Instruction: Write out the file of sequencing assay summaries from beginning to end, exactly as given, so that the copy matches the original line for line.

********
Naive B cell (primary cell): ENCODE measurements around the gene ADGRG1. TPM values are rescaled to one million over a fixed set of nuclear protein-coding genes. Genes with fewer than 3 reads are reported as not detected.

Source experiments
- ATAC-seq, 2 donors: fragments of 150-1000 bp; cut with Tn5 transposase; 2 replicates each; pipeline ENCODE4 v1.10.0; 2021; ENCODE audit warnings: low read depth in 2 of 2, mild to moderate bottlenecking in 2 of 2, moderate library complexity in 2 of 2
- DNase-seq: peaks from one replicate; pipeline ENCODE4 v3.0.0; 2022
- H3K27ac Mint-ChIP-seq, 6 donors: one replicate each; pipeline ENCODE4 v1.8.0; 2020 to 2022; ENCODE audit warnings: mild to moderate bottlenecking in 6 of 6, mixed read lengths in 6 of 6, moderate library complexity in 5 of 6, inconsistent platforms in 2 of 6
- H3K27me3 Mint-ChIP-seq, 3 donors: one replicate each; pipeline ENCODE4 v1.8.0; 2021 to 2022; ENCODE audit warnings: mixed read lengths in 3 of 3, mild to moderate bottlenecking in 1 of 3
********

Naive B cell (primary cell): ENCODE measurements around the gene ADGRG1. TPM values are rescaled to one million over a fixed set of nuclear protein-coding genes. Genes with fewer than 3 reads are reported as not detected.

Source experiments
- ATAC-seq, 2 donors: fragments of 150-1000 bp; cut with Tn5 transposase; 2 replicates each; pipeline ENCODE4 v1.10.0; 2021; ENCODE audit warnings: low read depth in 2 of 2, mild to moderate bottlenecking in 2 of 2, moderate library complexity in 2 of 2
- DNase-seq: peaks from one replicate; pipeline ENCODE4 v3.0.0; 2022
- H3K27ac Mint-ChIP-seq, 6 donors: one replicate each; pipeline ENCODE4 v1.8.0; 2020 to 2022; ENCODE audit warnings: mild to moderate bottlenecking in 6 of 6, mixed read lengths in 6 of 6, moderate library complexity in 5 of 6, inconsistent platforms in 2 of 6
- H3K27me3 Mint-ChIP-seq, 3 donors: one replicate each; pipeline ENCODE4 v1.8.0; 2021 to 2022; ENCODE audit warnings: mixed read lengths in 3 of 3, mild to moderate bottlenecking in 1 of 3